Host organizations directly or applicants associated with a host organization may apply for a fellowship. The fellowship funds may be paid through the host organization to a fellow of their choice or to a fellow applying individually. Although it is not required, it is advisable for a fellow to work with a local organization on the issue they are working on to assist with community outreach and education. In a proposal, an applicant may list the host organization with which they would like to partner. Host organizations may be a community group, advocacy group, research institution, or non-profit organization. Fellows may work out of the office of the host organization and the host organization may provide access to resources, space, technology, mentors, and networks. The fellowship does not provide the host organization with additional funds.
All applications must list at least one adviser for the project who is not the fellow. An adviser is a person who can lend guidance, support, and expertise to the project. The adviser must be a person that the fellow can rely on in tangible ways during the duration of the fellowship period.
Application deadline for this year is June 17, 2016. Incomplete applications will not be given full consideration. Applications must include the following:
- 1. Resume or organization profile of no more than 3 pages.
- 2. Proposal of no more than 1,000 words with the following headings and content areas:
- a. Project Overview: a clear and detailed explanation of the project and how it helps advance the mission of the OIPM. Where appropriate, use statistics, stories, personal experiences, the people or community affected by the issue, and what you propose to do.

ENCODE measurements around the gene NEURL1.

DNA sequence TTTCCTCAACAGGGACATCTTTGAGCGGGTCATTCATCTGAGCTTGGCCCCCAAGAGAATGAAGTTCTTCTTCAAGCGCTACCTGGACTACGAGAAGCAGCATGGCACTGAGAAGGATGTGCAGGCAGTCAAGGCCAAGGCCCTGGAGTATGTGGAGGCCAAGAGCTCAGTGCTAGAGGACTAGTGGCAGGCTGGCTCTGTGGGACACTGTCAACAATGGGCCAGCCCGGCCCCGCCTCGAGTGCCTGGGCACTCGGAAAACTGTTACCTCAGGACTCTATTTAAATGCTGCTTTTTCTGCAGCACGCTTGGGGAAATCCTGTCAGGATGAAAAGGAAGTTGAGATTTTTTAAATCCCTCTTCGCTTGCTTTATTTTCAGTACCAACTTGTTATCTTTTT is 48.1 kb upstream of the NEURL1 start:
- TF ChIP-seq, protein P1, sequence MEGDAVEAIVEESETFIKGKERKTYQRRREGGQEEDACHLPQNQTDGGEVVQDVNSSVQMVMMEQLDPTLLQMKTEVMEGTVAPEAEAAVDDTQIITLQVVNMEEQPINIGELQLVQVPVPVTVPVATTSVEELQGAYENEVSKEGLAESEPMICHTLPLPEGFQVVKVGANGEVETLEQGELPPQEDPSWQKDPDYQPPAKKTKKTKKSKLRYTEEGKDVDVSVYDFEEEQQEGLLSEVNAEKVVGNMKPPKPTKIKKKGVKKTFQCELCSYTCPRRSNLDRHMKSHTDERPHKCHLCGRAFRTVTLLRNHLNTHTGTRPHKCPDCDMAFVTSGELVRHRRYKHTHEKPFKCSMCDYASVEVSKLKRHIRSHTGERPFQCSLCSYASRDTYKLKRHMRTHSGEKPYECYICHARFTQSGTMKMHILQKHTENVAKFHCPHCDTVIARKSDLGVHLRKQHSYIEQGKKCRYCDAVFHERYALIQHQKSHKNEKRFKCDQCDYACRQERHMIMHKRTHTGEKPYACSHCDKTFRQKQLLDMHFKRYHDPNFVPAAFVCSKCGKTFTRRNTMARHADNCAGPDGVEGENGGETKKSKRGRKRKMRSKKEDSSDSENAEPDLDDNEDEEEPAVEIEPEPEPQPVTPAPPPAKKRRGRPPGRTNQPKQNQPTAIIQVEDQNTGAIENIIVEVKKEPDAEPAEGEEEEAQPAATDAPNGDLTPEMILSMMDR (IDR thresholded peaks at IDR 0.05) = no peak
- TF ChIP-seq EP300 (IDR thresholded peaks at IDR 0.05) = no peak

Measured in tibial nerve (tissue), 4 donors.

- b. Need and Strategic Importance: Why is this project needed at this particular time, how will it address an unmet need, and/or why is this project of importance to the New Orleans community?
- c. Goals, Objectives, and activities to accomplish the goals: List the long-term and short-term goals of the project, the objective to accomplish it, and what activities will be done to obtain the objectives. What will be the final product outcome? A goal is the change you want to see happen (this may or may not be accomplishable with a short-term fellowship project but it’s an aspiration). An objective is a more concrete and defined plan of action to contribute to the achievement. The activities are the specific steps you will take to achieve each objective.
- d. Adviser and Host Organization (if applicable): Share the biography or credentials of your selected adviser for the project and share who the host organization will be if applicable.
- e. Timeline, Commitment, and Needed Resources? What is your preferred start and end date? Will you be able to commit to 35 hours of work per week? What other commitments do you have during the stated time period of the proposed fellowship? What other resources will you need access to (computer, internet, printer, certain information, community contacts)?
- 3. One letter of a professional recommendation from someone who has supervised your past work or is a colleague. Letters shall be submitted with the fellowship application and proposal. Recommenders may be contacted as references for applicants.
Application deadline: June 17, 2016
Finalists notified: June 24, 2016
Finalists interviews: End of June and beginning of July
Selected fellows notified and Cooperative Endeavor Agreement process commences: before July 15, 2016